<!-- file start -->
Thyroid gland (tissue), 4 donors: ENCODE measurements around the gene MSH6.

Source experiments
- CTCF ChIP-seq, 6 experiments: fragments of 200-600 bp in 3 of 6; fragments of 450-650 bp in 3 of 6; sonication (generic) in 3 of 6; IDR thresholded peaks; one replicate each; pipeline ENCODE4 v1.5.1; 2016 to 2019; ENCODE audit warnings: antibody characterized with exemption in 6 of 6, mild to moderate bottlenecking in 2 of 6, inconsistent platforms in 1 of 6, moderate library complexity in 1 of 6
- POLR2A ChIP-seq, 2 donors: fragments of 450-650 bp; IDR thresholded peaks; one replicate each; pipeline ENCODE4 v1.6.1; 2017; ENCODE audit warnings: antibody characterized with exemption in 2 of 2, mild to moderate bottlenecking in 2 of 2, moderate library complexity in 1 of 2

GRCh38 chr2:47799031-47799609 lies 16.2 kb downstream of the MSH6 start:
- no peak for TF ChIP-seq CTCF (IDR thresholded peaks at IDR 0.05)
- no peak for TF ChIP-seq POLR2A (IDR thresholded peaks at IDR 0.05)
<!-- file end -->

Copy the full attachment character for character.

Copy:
Thyroid gland (tissue), 4 donors: ENCODE measurements around the gene MSH6.

Source experiments
- CTCF ChIP-seq, 6 experiments: fragments of 200-600 bp in 3 of 6; fragments of 450-650 bp in 3 of 6; sonication (generic) in 3 of 6; IDR thresholded peaks; one replicate each; pipeline ENCODE4 v1.5.1; 2016 to 2019; ENCODE audit warnings: antibody characterized with exemption in 6 of 6, mild to moderate bottlenecking in 2 of 6, inconsistent platforms in 1 of 6, moderate library complexity in 1 of 6
- POLR2A ChIP-seq, 2 donors: fragments of 450-650 bp; IDR thresholded peaks; one replicate each; pipeline ENCODE4 v1.6.1; 2017; ENCODE audit warnings: antibody characterized with exemption in 2 of 2, mild to moderate bottlenecking in 2 of 2, moderate library complexity in 1 of 2

GRCh38 chr2:47799031-47799609 lies 16.2 kb downstream of the MSH6 start:
- no peak for TF ChIP-seq CTCF (IDR thresholded peaks at IDR 0.05)
- no peak for TF ChIP-seq POLR2A (IDR thresholded peaks at IDR 0.05)